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Title: Distribution and diversity of Russian wheat aphid (Homoptera: Aphididae) biotypes in North America

item Puterka, Gary
item Mornhinweg, Dolores - Do

Submitted to: North American Barley Research Workshop Proceedings
Publication Type: Abstract Only
Publication Acceptance Date: 7/1/2008
Publication Date: 10/27/2008
Citation: Puterka, G.J., Mornhinweg, D.W. 2008. Distribution and diversity of Russian wheat aphid (Homoptera: Aphididae) biotypes in North America [abstract]. In: Proceedings of the 19th North American Barley Researchers Workshop, October 26-29, 2008, Madison, WI. Available:

Interpretive Summary:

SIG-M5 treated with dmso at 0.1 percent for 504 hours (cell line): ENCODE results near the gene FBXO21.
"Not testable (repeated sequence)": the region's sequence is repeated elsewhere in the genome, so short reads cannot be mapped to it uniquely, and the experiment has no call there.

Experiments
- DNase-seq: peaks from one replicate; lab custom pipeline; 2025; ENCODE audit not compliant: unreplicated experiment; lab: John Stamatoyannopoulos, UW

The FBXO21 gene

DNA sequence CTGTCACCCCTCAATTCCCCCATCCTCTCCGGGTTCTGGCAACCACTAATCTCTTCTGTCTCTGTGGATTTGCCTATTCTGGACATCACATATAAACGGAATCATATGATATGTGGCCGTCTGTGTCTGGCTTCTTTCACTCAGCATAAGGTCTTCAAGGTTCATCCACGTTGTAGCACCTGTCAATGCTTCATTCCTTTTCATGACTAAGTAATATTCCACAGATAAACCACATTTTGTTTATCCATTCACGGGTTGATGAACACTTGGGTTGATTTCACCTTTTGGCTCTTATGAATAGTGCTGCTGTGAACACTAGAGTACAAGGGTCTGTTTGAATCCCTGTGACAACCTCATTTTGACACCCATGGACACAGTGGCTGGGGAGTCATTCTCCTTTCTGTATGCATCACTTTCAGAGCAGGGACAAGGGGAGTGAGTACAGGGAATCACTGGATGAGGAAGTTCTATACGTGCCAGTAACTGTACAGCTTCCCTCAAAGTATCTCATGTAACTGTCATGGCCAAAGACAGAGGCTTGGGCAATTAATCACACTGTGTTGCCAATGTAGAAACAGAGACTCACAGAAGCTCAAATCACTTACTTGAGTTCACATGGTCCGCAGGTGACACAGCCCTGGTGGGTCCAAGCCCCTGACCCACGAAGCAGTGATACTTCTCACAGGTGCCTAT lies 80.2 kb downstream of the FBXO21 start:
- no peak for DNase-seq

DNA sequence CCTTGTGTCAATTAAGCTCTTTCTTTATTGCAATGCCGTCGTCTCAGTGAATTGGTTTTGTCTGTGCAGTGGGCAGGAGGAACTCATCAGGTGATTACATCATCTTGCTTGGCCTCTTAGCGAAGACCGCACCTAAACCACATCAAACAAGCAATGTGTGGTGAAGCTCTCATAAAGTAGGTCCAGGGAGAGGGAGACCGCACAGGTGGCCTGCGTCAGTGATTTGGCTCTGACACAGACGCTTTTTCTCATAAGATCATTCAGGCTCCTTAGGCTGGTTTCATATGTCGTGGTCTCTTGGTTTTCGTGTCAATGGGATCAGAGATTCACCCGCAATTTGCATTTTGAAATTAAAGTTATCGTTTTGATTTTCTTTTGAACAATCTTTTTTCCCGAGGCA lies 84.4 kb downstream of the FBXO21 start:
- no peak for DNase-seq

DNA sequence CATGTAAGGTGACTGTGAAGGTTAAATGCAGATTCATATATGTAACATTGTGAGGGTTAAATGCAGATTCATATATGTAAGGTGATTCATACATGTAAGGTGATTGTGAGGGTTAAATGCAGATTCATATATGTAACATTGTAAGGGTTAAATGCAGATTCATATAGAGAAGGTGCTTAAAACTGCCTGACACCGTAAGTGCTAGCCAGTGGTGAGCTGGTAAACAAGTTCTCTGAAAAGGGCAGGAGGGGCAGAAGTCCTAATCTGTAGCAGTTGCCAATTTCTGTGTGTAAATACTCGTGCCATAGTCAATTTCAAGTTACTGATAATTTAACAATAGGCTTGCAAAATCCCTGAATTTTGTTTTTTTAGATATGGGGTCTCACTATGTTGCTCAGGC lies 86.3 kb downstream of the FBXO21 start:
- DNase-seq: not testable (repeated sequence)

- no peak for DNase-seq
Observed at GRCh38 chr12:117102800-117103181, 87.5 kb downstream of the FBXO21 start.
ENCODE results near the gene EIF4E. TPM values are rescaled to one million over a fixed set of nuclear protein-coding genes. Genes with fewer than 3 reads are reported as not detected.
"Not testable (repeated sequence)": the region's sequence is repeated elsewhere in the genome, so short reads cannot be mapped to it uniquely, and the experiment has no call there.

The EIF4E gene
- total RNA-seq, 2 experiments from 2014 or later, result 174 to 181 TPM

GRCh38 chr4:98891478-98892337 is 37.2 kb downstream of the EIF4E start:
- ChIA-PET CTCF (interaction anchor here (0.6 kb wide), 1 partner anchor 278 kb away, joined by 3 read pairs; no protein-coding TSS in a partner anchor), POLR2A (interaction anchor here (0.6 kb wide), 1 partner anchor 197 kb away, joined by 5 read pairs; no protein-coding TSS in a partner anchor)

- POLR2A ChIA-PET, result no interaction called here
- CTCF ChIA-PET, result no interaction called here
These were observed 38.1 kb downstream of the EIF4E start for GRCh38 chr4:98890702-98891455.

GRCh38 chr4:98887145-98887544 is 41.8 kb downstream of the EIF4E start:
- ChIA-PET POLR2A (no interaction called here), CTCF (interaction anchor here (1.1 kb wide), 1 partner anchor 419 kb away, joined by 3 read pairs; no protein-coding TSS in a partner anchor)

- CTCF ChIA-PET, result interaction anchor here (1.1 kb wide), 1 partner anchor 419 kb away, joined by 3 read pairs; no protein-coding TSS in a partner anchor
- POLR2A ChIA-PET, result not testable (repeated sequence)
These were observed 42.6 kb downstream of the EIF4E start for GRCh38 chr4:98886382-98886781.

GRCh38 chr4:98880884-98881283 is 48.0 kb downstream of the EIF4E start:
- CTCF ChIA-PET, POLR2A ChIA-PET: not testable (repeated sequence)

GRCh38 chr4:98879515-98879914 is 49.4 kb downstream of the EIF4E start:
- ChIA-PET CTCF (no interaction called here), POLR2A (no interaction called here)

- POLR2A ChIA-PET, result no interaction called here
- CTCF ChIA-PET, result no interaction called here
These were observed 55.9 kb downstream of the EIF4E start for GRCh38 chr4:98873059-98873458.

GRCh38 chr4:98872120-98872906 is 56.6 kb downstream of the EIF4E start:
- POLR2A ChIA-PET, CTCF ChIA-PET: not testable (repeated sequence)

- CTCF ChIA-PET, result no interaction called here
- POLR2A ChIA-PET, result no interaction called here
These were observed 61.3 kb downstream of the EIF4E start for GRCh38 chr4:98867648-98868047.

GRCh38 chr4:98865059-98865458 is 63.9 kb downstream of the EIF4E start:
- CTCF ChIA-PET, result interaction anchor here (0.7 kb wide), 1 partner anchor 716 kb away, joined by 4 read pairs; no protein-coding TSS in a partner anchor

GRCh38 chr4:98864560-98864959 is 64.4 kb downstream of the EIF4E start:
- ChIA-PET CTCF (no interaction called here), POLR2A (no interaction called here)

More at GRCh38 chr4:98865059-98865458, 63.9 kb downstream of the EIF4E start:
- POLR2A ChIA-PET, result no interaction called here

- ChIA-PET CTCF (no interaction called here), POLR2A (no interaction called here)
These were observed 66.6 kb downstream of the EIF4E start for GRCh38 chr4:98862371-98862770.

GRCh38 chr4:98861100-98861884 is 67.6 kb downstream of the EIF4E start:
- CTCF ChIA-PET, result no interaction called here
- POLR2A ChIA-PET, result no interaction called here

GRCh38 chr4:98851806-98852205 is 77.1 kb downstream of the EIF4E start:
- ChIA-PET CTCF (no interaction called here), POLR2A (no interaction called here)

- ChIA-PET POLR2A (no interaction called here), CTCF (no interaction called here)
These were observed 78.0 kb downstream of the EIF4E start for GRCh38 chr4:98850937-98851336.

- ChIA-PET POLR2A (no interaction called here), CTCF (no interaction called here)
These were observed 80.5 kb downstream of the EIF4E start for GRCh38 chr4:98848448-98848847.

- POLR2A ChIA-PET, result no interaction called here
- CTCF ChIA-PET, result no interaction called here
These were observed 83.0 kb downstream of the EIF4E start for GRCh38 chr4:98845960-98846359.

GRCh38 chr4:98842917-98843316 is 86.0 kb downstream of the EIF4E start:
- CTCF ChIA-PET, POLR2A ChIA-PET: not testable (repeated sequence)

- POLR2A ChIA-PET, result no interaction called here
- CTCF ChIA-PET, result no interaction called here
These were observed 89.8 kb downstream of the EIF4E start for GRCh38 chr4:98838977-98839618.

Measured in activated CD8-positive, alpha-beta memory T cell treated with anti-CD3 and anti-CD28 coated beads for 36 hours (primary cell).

Technical Abstract: Wheat with Russian wheat aphid (RWA) resistance based on the Dn4 gene has been important in managing RWA since 1994. Currently, there are eight biotypes (RWA1 - RWA5) of this aphid that have been described based on their ability to differentially damage RWA resistance genes in wheat. RWA2, RWA4, and RWA5 are of great concern because they can kill wheat with Dn4 resistance. In 2005, 365 RWA clone colonies were made from collections taken from 98 fields of wheat or barley in Oklahoma, Texas, New Mexico, Colorado, Kansas, Nebraska, and Wyoming to determine their biotypic status. The biotype of each clone was determined through its ability to differentially damage four resistant and two susceptible wheat entries in two phases of screening. Only two biotypes, RWA1 and RWA2, were identified in this study. The biotype composition across all collection sites was 27.2% RWA1 and 72.8% RWA2. RWA biotype frequency by state indicated that RWA2 was the predominant biotype and composed 73 - 95% of the biotype complex in Texas, Oklahoma, Colorado, and Wyoming. Our study indicated that RWA2 is widely distributed and has rapidly dominated the biotype complex in wheat and barley within its primary range from Texas to Wyoming. Wheat with the Dn4 resistance gene will have little value in managing RWA in the United States, based on the predominance of RWA2. However, the two main sources of resistance in barley, STARS 9301B and 9577B, remain resistant to the eight known RWA biotypes.